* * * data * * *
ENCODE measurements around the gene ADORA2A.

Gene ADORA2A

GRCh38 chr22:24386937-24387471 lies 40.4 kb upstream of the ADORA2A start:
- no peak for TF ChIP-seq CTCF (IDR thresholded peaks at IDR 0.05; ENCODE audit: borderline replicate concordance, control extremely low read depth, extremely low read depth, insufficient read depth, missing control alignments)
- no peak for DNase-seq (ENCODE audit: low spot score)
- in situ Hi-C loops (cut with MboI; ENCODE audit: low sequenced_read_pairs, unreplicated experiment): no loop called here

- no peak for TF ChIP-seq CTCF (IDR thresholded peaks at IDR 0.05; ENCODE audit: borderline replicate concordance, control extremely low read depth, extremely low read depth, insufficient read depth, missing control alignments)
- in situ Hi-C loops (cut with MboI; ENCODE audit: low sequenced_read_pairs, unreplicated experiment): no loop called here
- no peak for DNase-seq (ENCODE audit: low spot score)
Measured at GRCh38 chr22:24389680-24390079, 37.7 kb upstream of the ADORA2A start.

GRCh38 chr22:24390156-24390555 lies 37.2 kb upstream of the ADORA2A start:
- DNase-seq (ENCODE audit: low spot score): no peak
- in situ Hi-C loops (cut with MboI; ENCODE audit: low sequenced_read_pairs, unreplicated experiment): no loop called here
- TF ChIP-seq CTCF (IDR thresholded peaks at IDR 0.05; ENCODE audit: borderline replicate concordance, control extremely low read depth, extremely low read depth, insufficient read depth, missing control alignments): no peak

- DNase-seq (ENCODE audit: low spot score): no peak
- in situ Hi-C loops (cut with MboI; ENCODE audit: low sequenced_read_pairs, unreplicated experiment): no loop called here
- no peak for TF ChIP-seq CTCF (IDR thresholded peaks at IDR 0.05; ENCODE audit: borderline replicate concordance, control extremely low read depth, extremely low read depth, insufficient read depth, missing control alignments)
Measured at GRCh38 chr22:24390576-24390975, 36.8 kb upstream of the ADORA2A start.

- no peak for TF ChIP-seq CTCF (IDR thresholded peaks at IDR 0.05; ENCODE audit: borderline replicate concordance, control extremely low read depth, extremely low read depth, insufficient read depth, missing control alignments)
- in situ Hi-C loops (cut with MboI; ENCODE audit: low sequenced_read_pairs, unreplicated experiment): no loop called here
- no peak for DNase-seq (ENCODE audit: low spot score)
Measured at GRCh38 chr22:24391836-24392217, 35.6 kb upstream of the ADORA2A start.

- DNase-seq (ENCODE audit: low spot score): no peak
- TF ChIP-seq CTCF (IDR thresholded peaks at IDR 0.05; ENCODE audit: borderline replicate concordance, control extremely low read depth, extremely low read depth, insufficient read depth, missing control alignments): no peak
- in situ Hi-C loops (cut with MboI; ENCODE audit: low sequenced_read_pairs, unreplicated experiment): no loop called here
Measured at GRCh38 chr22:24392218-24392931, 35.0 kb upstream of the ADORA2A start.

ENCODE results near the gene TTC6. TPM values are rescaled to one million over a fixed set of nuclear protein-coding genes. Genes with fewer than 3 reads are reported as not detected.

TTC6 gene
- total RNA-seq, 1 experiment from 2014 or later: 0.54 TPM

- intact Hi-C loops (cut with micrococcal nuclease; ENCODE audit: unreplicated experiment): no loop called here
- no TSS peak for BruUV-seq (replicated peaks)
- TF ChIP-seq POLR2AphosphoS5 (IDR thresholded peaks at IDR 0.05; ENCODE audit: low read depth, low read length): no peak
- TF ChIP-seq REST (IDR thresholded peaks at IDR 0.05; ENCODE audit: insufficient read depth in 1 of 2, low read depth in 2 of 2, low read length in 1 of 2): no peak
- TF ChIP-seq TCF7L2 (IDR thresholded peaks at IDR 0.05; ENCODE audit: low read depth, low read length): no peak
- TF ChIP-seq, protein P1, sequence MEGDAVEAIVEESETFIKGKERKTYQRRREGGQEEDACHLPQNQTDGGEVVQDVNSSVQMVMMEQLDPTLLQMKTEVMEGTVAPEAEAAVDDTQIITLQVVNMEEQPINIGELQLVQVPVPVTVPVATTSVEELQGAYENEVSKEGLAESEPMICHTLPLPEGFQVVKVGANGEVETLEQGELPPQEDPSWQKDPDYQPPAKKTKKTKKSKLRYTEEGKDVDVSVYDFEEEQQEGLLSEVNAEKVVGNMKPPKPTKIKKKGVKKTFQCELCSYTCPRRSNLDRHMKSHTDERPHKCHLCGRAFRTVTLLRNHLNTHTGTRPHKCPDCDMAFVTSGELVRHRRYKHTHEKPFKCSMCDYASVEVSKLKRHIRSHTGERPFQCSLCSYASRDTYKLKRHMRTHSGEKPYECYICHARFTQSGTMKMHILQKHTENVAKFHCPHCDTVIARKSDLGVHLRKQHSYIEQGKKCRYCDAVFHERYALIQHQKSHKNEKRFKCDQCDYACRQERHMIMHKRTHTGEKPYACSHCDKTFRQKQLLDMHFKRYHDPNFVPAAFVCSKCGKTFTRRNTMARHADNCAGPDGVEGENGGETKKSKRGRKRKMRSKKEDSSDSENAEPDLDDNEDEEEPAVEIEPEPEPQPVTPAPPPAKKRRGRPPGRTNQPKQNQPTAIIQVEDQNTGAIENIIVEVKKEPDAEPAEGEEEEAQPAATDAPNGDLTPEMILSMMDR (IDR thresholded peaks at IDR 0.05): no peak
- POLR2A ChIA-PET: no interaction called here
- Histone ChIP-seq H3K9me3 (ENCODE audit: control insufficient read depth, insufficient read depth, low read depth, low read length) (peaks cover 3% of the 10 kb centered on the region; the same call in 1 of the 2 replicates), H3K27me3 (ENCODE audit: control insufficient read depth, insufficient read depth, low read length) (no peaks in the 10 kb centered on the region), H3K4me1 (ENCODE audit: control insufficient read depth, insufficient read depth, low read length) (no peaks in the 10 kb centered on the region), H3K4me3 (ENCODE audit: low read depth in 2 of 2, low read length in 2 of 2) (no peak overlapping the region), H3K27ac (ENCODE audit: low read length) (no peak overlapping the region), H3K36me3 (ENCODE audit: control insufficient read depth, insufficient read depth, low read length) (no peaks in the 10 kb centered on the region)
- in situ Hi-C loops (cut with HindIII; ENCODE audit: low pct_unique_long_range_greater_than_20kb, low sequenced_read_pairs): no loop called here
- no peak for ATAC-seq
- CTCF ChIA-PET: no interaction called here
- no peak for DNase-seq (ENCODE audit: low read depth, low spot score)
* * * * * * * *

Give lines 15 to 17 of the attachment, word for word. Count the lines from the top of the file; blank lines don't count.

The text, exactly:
- DNase-seq (ENCODE audit: low spot score): no peak
- in situ Hi-C loops (cut with MboI; ENCODE audit: low sequenced_read_pairs, unreplicated experiment): no loop called here
- no peak for TF ChIP-seq CTCF (IDR thresholded peaks at IDR 0.05; ENCODE audit: borderline replicate concordance, control extremely low read depth, extremely low read depth, insufficient read depth, missing control alignments)